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His Favorite Pastime (1914)

Not Rated | | Short, Comedy | 16 March 1914 (USA)
A very plastered fella follows a pretty woman home, and proceeds to make a nuisance of himself.

Director:

George Nichols
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Cast

Complete credited cast:
Charles Chaplin ... Drunken Masher
Roscoe 'Fatty' Arbuckle ... Shabby Drunk
Peggy Pearce ... Wife (as Velma Pearce)
Frank Opperman Frank Opperman ... Husband
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Storyline

Charlie gets into a fight at his regular bar and finally crawls out under the door. He then boards a streetcar and follows a beautiful lady in a taxi. He breaks into her home. Her husband comes finds him trying to seduce his wife. Written by Ed Stephan <stephan@cc.wwu.edu>

Plot Summary | Add Synopsis

Genres:

Short | Comedy

Certificate:

Not Rated | See all certifications »
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Details

Country:

USA

Language:

English

Release Date:

16 March 1914 (USA) See more »

Also Known As:

Charlie Is Thirsty See more »

Company Credits

Production Co:

Keystone Film Company See more »
Show more on IMDbPro »

Technical Specs

Runtime:

Sound Mix:

Silent

Aspect Ratio:

1.33 : 1
See full technical specs »

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User Reviews

 
Drunken excuses for slapstick.
16 April 2007 | by Anonymous_MaxineSee all my reviews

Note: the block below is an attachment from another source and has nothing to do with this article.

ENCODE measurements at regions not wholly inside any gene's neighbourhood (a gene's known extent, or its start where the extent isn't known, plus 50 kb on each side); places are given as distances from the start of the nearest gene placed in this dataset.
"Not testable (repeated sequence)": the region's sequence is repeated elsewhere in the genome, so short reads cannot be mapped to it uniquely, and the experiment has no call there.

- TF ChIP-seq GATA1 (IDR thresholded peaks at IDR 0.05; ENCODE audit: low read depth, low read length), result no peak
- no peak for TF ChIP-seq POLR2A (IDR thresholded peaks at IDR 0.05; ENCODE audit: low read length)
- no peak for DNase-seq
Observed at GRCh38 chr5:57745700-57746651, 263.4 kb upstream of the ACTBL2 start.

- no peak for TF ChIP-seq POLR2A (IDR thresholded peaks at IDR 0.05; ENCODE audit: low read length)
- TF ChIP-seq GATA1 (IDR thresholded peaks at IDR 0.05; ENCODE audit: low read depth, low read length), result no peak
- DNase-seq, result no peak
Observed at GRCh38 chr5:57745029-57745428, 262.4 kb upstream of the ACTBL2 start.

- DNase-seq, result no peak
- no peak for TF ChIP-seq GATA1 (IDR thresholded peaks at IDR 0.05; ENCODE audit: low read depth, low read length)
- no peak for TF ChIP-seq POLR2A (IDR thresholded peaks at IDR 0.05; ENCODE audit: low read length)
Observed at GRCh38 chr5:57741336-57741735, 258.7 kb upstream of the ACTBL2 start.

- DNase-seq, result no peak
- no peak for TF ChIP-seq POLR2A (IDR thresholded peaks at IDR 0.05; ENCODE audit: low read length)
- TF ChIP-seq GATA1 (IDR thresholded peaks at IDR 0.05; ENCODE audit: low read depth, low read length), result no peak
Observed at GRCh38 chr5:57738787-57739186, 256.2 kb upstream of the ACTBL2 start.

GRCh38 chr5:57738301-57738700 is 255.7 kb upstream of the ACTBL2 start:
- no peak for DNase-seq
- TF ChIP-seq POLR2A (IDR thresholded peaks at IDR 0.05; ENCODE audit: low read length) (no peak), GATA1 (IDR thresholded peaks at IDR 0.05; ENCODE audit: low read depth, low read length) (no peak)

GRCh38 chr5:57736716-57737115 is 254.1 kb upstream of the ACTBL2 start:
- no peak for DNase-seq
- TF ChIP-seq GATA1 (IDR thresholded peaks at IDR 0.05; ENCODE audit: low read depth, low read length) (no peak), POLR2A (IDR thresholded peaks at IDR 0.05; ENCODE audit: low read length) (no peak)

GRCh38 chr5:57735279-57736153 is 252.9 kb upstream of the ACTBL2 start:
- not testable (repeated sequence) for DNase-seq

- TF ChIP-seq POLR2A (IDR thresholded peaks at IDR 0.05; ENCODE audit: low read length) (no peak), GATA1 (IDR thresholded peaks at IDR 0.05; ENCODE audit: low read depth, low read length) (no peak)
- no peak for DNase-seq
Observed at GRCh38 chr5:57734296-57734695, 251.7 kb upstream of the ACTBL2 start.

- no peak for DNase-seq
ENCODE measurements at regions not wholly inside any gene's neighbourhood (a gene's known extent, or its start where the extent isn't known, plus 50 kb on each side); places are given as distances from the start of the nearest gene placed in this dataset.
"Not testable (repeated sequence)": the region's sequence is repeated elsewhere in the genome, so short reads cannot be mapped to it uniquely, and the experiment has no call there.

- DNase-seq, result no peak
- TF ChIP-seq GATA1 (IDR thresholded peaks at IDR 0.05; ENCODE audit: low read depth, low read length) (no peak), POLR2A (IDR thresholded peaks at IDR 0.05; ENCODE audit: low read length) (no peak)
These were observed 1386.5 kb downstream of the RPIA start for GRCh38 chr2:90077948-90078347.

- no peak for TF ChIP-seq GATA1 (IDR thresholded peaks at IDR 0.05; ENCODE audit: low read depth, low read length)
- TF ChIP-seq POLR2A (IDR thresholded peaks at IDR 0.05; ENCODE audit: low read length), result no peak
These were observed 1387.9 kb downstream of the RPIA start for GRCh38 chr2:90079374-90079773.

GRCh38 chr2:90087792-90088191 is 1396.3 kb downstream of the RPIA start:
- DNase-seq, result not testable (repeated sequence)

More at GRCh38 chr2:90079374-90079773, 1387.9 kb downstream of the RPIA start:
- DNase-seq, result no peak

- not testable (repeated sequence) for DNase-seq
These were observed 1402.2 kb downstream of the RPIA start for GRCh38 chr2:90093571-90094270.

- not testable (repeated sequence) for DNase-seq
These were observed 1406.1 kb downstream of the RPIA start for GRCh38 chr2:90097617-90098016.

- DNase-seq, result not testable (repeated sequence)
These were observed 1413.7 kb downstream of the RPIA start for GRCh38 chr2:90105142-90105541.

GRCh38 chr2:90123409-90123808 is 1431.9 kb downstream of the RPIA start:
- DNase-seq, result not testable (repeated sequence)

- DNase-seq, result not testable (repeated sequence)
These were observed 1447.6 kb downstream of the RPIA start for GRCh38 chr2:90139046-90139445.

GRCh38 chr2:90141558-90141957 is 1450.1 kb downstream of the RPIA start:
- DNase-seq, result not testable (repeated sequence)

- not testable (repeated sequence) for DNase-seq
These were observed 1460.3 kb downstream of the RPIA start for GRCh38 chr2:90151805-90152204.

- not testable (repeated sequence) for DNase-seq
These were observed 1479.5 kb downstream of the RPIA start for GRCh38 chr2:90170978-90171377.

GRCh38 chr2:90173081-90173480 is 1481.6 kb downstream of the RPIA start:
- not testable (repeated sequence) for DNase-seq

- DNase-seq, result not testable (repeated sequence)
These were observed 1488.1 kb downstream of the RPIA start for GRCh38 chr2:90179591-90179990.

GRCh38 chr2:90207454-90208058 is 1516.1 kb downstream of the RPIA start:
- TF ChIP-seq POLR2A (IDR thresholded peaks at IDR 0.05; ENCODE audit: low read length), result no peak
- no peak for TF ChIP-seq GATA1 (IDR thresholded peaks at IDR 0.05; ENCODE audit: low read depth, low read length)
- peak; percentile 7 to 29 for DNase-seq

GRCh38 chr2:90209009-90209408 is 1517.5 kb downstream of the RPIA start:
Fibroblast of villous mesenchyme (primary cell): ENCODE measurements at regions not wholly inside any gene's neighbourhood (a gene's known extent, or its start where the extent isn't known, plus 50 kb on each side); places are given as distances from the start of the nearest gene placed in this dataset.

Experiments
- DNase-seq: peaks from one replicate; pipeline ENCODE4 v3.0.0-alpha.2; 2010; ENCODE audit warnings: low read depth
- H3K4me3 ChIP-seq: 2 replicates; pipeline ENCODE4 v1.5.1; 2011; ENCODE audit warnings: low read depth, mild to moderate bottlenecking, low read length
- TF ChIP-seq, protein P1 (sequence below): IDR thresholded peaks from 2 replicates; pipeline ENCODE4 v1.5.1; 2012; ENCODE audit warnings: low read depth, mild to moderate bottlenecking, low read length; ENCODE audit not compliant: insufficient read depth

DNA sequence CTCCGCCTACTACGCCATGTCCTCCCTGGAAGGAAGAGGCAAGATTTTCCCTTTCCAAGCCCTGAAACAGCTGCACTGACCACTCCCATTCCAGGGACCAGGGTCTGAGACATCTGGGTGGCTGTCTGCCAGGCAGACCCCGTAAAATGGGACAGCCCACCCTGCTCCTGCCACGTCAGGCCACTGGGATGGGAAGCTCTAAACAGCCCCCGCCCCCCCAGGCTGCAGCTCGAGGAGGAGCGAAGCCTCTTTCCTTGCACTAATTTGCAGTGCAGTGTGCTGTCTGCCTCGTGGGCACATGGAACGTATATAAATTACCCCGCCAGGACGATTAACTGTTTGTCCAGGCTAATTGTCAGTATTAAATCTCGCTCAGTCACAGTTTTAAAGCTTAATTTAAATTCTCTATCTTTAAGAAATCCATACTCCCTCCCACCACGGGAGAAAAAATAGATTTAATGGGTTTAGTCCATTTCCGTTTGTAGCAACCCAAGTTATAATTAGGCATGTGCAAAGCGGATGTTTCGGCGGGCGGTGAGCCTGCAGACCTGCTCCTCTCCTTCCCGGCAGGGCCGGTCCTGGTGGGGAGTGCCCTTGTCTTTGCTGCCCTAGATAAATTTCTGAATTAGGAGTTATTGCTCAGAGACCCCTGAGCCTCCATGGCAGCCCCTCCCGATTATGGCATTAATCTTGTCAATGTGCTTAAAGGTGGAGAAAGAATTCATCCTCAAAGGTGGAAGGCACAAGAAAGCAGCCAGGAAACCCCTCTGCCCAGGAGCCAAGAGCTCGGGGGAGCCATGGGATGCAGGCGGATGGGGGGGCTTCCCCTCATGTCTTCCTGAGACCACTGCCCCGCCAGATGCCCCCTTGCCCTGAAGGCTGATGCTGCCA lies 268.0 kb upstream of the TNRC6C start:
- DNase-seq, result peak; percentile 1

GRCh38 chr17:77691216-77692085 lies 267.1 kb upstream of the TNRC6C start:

In another disappointing short comedy, Charlie Chaplin once again plays the standard, belligerent drunk, drinking himself into oblivion and then stumbling around this run-of-the-mill slapstick comedy. There are some mildly interesting items, such as the fact that the altogether unamusing but watchable opening scene features Chaplin and Keystone colleague Fatty Arbuckle as fellow drinkers in the pub, taking beers away from each other and gradually getting drunker and drunker, as well as the fact that this is one of the earliest, maybe even the origin, of one of Chaplin's gags that he would later perfect and use with great success, the lighting of the match on the seat of his pants. Other than that, there is not much else of note here.

The comedy of the film is really nonexistent, which is not to say that it is entirely bad, just a failed experiment. The obnoxious drunk has long since lost its appeal, if it ever had any, and I imagine even audiences back in 1914 must have been getting tired of it. The film features some of the most blatant racism of any of his films, although certainly not the last (remember the three minds with but a single thought from A Day's Pleasure?). At one point late in the film, Charlie follows a woman right into her home and hits on her, and is then horrified when he realizes that she is black. He also drops a lighted match into a black man's hand when he holds it out for a tip, which is exactly the kind of thing that makes this drunken character so dislikable.

Most of the rest of the film is composed of people pushing and shoving other people around and hitting each other, and ultimately it seems that Chaplin simply uses drunkenness in the film to serve as a reason to stagger around and hit people and get in fights with swinging doors and fall over stairway banisters and such. The plot outline on the IMDb says "A very plastered fella follows a pretty woman home, and proceeds to make a nuisance of himself." And sadly, there's not much difference between watching the film and reading that one line.


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